Table_1_Phytogenic Compounds Supplemented to Gestating Hyperprolific Sows Affects the Gut Health-Related Gene Expression and Histological Responses in.docx (14.43 kB)
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Table_1_Phytogenic Compounds Supplemented to Gestating Hyperprolific Sows Affects the Gut Health-Related Gene Expression and Histological Responses in Neonate Piglets.docx

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posted on 14.06.2021, 13:27 by David Reyes-Camacho, José Francisco Pérez, Ester Vinyeta, Tobias Aumiller, Lourdes Criado-Mesas, Josep Maria Folch, Jan Dirk Van der Klis, David Solà-Oriol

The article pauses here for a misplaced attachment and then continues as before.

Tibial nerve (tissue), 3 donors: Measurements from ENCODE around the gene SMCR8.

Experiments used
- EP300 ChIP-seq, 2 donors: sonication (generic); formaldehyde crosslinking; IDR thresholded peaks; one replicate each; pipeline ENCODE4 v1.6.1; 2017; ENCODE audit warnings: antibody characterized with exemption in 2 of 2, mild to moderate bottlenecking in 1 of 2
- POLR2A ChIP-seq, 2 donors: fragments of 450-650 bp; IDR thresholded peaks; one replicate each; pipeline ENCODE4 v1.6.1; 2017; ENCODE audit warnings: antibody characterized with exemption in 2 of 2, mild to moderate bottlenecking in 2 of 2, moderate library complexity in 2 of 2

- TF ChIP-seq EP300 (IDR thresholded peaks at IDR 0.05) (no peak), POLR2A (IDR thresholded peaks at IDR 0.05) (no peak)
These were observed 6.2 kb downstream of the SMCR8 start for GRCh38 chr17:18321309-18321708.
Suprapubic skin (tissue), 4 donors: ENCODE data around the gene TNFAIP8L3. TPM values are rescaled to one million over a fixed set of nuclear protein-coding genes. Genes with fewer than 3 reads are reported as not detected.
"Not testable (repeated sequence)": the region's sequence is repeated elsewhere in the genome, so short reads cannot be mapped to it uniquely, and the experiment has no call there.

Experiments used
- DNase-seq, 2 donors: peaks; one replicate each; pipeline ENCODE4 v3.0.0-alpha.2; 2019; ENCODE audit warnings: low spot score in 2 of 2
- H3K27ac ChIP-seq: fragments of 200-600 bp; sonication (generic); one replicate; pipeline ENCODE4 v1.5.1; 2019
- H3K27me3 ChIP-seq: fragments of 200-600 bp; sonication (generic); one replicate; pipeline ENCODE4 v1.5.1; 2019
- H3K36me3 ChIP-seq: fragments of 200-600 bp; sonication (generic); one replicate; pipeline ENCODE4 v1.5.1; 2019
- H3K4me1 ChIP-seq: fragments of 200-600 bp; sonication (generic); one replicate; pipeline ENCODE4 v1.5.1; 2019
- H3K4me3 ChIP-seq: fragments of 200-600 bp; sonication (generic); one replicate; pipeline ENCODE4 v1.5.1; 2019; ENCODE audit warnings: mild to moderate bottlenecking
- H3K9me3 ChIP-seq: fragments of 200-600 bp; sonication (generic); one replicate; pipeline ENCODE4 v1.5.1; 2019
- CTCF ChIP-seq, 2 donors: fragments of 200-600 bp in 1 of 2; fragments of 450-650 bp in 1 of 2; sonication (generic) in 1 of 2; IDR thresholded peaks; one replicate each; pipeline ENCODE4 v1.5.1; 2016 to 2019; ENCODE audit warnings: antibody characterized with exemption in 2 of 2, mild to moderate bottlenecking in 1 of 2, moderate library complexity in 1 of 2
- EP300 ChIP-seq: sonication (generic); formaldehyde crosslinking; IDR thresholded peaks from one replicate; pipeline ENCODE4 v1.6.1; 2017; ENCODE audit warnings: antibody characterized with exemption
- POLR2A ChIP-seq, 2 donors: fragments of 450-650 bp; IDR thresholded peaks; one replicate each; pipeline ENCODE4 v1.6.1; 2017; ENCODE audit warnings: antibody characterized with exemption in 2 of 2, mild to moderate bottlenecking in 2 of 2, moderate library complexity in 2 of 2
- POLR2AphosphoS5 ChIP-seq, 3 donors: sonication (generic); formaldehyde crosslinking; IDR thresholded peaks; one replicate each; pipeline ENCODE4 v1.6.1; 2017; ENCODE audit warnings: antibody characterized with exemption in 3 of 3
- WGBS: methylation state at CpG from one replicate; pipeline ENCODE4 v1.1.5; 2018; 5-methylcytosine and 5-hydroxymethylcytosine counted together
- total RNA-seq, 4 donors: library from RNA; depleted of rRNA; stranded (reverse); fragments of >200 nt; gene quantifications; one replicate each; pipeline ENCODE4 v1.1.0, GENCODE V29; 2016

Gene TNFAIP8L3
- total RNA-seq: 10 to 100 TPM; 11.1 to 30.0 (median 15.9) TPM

This research aims to determine whether a specific blend of phytogenic compounds (BPC) supplemented in gestating hyperprolific sow diets can promote prenatal maternal effects in terms of piglet gut function and morphology. Twenty-eight (Landrace × Yorkshire) gilts and sows (parity 0 to 7) were randomly distributed by parity number and body weight into two dietary treatments: unsupplemented Control (CON) (n = 14) or CON diet supplemented with 1 g/kg feed of BPC during gestation (n = 14). The BPC supplementation during gestation of sows downregulated the neonate piglets' jejunal genes involved in oxidation (SOD2) and nutrient transport (SLC16A1/MCT1, SLC11A2/DMT1, and SLC39A/ZIP4), while IFNG and CLDN4 related to immune response and barrier function, respectively, were upregulated (q < 0.10). In addition, the jejunal villus height and the ratio of the villus height to crypt depth tended to increase (p < 0.10), while goblet cell volume density was higher (p < 0.05) in BPC compared to CON. In conclusion, dietary supplementation of BPC in gestating diets for hyperprolific sows influences neonatal histomorphology and expression of genes related to the intestinal function and health.

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